And that’s exactly what is at stake. It’s not simply a political position you seek, but a position of leadership, trust and responsibility. Black Milwaukee doesn’t need another accountant to balance the governmental budgets or beg for crumbs to moderate our pain. We need a visionary, an advocate for Black Milwaukee and a field general who is willing to put his soul on the line for Black people.

We need someone to advocate and raise questions about why Milwaukee leads the nation in seven negative social indicators, and unabashedly point fingers at the culprits, whether it is them, or us. We need someone to join the ranks of the few Black politicians who put the people before their political party, and finally, we need someone who is willing to challenge his Black colleagues to come together around an agenda, and to put to the fire the feet of those who bury their heads in the sand.

That latter point continues to loom like an invisible vulture over the Black community. A case in point:

Several years ago the state was deciding how to distribute over $4 billion in federal stimulus money. As it turned out, Black politicians were not even at the table. Lenard Wells, Jason Fields and I (at the time pundits on a weekly talk show on WMCS-1290) issued a joint challenge to our legislative corps to develop an agenda with specific dollar amounts to ensure the Black community got its fair share; whether it took the form of business investment capital, job development or a mini-Marshall Plan created specifically for a Black workforce. We asked the Black reps to take a stance and refuse to vote on a budget that didn’t earmark funds for the Black community.

They not only ignored that sensible plea, but also couldn’t even come together to discuss the proposal. As a result, the Black community got nothing. Not even an IOU for our blind faith in the system.

Since then, how many times have you heard a Black politician, much less a ‘unity caucus,’ decry the 55.8% Black male unemployment rate? Can you recall the last person or group to call for a state of emergency when it was announced the city has the fourth highest poverty rate in the country? Last week, it was announced Milwaukee fourth graders continue to have the worse reading and math scores of any Black children in the United States of America. Not a noun, verb or adjective out of anyone.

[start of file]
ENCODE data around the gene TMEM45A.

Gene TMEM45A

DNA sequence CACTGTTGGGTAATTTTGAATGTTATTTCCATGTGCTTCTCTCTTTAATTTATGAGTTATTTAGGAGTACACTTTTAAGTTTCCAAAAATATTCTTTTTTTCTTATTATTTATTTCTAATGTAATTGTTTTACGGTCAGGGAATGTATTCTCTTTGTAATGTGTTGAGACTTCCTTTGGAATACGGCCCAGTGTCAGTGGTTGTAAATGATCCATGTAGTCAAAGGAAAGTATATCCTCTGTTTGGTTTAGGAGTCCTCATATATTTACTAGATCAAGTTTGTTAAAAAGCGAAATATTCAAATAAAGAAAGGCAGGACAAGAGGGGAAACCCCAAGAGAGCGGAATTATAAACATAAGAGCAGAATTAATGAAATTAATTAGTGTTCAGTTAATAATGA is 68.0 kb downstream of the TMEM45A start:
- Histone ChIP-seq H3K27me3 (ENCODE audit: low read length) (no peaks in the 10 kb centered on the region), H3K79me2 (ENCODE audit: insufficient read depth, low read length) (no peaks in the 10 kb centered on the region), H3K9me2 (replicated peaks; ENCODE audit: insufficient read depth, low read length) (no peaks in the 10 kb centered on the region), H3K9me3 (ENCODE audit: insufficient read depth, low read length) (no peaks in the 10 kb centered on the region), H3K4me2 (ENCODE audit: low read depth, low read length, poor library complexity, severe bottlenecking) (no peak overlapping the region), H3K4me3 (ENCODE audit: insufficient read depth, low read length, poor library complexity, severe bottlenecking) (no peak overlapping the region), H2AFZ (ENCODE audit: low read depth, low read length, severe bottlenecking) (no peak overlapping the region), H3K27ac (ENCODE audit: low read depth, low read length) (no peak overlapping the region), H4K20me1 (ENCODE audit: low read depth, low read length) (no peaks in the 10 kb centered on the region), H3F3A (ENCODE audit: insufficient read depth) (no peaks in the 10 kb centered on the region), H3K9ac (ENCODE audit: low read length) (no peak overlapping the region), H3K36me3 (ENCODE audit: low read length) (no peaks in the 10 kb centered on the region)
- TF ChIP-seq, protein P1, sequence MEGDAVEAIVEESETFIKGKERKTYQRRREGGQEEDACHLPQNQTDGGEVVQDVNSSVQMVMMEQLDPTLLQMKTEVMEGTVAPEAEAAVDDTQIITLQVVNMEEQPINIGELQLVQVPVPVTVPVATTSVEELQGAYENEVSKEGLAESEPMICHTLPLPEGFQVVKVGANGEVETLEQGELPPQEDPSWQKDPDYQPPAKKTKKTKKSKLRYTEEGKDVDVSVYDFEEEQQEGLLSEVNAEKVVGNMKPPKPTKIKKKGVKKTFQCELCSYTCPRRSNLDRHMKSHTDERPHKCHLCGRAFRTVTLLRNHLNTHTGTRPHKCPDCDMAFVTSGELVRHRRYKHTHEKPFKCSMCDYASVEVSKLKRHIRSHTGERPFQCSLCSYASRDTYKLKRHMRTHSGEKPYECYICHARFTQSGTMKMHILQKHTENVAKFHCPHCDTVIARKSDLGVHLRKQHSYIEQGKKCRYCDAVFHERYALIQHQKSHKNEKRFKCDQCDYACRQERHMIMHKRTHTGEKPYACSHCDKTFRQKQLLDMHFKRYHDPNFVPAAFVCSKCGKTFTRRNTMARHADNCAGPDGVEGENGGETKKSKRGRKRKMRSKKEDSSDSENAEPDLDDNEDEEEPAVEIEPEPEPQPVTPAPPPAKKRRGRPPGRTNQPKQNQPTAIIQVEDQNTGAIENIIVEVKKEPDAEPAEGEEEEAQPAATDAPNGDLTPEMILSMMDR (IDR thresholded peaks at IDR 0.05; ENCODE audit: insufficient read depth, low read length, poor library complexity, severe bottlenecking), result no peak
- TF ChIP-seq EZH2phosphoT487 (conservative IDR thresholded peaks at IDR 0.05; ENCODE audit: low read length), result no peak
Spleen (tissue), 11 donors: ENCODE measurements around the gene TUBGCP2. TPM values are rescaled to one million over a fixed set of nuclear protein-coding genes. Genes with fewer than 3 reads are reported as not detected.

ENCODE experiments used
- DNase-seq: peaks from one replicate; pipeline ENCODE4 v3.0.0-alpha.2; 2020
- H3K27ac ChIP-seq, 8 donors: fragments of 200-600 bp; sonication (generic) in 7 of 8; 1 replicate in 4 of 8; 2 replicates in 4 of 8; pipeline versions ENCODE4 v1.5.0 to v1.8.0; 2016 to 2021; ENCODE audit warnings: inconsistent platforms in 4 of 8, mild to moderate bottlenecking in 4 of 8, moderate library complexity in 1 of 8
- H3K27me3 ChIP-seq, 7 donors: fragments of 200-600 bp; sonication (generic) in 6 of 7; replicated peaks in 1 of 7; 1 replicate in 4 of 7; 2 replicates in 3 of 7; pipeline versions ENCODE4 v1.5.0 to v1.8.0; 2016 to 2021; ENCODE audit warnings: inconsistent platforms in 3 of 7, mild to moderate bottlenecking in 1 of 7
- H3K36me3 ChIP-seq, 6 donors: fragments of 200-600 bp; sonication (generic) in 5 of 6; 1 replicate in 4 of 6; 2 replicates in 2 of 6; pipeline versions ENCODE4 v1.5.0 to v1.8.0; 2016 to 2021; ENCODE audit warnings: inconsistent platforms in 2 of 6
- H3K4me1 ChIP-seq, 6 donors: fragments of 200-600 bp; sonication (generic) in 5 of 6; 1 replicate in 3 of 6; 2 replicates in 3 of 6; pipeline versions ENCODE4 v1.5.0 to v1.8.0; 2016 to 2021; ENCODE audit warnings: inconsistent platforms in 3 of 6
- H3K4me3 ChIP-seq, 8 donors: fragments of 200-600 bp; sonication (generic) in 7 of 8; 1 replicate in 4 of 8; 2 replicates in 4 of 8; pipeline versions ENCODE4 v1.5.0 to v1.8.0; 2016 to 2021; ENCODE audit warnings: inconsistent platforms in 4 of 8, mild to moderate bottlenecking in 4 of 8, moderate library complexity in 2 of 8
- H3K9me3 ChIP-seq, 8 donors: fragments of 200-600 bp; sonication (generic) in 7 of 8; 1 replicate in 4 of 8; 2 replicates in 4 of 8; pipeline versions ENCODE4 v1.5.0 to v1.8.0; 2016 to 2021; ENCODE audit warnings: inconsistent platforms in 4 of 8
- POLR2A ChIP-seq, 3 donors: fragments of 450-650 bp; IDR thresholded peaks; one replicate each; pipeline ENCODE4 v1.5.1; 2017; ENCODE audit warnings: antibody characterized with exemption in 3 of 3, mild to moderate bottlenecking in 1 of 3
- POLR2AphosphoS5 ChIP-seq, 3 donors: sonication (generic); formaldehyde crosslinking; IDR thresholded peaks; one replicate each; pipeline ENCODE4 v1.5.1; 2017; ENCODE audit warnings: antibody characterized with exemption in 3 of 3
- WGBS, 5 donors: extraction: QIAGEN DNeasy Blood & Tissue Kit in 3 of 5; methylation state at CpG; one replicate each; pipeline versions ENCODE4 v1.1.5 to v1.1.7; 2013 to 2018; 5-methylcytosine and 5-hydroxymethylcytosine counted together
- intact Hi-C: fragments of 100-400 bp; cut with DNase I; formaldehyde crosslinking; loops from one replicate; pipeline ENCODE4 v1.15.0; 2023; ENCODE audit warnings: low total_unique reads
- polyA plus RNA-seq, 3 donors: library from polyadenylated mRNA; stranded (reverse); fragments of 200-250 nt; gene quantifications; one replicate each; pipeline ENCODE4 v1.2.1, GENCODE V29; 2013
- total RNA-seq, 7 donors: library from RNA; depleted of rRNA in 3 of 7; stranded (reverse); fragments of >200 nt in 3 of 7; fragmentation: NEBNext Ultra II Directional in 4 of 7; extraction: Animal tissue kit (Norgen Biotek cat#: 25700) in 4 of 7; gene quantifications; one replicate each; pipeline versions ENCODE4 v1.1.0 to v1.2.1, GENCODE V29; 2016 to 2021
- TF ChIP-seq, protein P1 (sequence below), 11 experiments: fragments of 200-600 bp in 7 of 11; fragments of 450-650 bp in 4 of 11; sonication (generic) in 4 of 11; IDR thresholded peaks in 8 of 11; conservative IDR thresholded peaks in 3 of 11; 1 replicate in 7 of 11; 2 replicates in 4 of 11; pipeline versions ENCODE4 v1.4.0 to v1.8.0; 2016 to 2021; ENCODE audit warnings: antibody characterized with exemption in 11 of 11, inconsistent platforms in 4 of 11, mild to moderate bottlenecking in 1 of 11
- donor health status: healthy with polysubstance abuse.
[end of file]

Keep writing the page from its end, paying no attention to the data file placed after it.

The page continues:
It’s as if acceptance of our abysmal state is the new norm. Or maybe they don’t have any answers. Or maybe they feel impotent.

Whatever the case, it’s become apparent that silence has not served us well and the plight of the Black community has become a passing thought even to some Black elected officials.

Simply put, Russ, we need more tree shakers and fewer excuse makers. We need someone to take the city, county and state to task, to scream from the highest mountain and take our issues to the national level if necessary. We need another Mike McGee who is willing to threaten boycotts and throw verbal hand grenades until someone starts to listen and something is done.

The reality is we’re not on anyone’s priority list. No political party, no special interest, no branch of government. And that’s not going to change until we have bold leadership that puts our interest before the status quo.

I don’t have the solutions. But I’m among the last few hundred that can help come up with some if we have someone to channel them through. I also strongly believe we need fresh ideals, new energy and a youthful spirit. That’s where you come in.

Your right hand must shake a mighty fist, while your left should be extended to point the Black community back in the right direction. You must be a 24-7 role model, advocate for Black youth, champion of Black business and provocateur for Black self determination and empowerment.

You come from an excellent family, have the right education and motivation and are culturally grounded. Yours was a household where Kwanzaa was celebrated, and Black history was taught and understood. You attended schools that stressed community service and critical thinking. And your resume is ripe with community involvement, political awareness and Africentric values.

All of that said, I’m ready to hand you the baton, to clear the path and to push and prod. If you’re in this race to improve the quality of life for Black Milwaukeeans, as I wholeheartedly believe, I’ll be with you every step of the way.